Cavalier flags 50% profit slump in current financial year
Carpet-maker Cavalier Corp is flagging full-year profits will be as much as 50 percent lower than 2011 on surging wool prices and tepid demand for carpets among Australian residential consumers.
The carpet-maker expects to make tax-paid earnings of between $8.5 million and $10.5 million in the 2011/12 financial year, down from $17.3 million in the previous year, managing director Wayne Chung told shareholders at their annual meeting in Auckland.
He blamed an 80 percent increase in the price of wool, which has made Cavalier’s carpets less competitive than their synthetic rivals.
That’s been compounded by weak demand for carpets as the global economic downturn saps households’ appetite for major renovations and purchases.
“This is a substantial shortfall on the previous year, but it is largely down to the poor start to the year,” Chung said. “This outlook is based on a gradual improving of market conditions for the remainder of the year, and we are seeing some glimmers of this in the commercial segment.”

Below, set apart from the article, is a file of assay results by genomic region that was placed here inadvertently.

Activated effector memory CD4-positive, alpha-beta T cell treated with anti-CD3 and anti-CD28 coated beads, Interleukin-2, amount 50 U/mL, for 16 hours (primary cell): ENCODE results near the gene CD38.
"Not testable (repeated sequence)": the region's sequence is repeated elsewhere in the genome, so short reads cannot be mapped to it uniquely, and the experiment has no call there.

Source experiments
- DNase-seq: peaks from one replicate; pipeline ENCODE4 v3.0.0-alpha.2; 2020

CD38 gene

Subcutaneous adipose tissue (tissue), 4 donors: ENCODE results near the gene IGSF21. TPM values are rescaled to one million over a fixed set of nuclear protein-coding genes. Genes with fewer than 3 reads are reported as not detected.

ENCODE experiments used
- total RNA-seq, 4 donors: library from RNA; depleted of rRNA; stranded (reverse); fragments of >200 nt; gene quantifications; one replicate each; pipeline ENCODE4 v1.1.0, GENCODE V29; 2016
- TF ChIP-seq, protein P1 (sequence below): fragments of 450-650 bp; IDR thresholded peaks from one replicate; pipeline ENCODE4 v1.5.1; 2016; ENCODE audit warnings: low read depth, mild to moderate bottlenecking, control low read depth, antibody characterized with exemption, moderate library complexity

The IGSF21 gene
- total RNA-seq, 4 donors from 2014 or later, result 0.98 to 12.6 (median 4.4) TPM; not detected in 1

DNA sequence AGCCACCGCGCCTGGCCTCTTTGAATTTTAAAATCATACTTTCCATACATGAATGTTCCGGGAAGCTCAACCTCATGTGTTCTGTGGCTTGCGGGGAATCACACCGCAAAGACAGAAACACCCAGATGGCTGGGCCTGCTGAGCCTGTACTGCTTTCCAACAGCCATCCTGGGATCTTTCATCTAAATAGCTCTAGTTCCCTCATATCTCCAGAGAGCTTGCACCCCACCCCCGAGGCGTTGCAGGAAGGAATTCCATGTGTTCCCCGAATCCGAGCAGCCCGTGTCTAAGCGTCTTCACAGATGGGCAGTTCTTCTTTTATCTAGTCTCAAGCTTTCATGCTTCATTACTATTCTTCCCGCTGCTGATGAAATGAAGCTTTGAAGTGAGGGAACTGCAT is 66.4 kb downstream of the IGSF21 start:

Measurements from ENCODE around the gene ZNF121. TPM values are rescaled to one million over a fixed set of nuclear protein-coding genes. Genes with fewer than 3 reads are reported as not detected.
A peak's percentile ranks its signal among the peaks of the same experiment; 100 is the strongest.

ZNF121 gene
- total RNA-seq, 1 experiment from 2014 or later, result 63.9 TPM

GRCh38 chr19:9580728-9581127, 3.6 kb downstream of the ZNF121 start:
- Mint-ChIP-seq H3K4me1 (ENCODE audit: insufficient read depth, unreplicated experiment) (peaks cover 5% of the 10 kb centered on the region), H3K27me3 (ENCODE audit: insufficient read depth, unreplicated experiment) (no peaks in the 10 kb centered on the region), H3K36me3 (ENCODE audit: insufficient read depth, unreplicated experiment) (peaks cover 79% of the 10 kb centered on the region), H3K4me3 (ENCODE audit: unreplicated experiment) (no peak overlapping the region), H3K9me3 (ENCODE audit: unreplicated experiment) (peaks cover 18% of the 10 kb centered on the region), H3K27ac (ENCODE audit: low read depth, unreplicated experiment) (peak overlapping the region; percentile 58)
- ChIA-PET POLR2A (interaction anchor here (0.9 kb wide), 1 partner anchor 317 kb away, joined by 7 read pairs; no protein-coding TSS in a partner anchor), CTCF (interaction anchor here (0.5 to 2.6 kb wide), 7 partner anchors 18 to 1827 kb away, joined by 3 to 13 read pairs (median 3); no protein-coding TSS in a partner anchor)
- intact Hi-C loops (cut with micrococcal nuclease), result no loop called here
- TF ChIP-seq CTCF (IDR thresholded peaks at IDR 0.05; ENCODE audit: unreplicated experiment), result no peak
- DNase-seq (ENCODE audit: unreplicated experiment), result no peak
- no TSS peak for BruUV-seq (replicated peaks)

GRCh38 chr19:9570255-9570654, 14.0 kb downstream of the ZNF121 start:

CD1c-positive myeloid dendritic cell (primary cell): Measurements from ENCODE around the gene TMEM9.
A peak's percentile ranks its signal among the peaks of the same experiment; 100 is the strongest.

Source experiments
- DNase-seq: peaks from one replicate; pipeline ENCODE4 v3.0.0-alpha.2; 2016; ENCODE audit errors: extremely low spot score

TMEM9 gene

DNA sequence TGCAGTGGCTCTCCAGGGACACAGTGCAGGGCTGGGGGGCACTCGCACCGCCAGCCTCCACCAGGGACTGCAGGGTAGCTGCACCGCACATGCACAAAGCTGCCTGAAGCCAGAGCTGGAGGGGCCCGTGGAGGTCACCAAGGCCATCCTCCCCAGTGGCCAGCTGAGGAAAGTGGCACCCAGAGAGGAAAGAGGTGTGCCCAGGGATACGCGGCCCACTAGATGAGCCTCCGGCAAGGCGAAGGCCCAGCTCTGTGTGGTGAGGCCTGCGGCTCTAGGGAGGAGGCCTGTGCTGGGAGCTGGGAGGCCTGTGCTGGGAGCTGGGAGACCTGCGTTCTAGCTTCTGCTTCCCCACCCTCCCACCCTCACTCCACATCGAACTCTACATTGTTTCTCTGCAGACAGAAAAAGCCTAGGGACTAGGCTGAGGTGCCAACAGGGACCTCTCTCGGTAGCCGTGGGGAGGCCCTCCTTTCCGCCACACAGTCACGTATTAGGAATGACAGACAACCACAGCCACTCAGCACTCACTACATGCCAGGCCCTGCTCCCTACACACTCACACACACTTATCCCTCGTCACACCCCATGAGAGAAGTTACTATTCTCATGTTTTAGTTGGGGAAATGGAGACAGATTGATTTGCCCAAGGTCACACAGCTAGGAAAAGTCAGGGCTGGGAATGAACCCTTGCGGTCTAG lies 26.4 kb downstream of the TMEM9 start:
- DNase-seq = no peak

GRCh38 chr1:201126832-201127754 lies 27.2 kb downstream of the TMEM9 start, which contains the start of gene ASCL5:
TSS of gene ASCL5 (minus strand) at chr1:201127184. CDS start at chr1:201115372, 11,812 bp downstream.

Despite the glum news, Cavalier shares rose slightly in morning trading, up 1.9 percent to $2.70, although they are down 14 percent this year.
Last month, Cavalier said it would can this year’s dividend reinvestment plan after first-quarter sales dropped by a fifth.
Chairman Alan James said the weak sales meant the company won’t pay a first half dividend, but that the board was more optimistic about the future.
“A feast generally follows a famine. That has been our experience in the past, and unless the world has irrevocably changed, it is likely to be the case again,” he said.
Chung said the company has downsized capacity at all of its plants to reflect weaker sales and the board wants “to assure shareholders that we are responding to the challenges before us in a proactive way and are doing our utmost to protect earnings where we can.”
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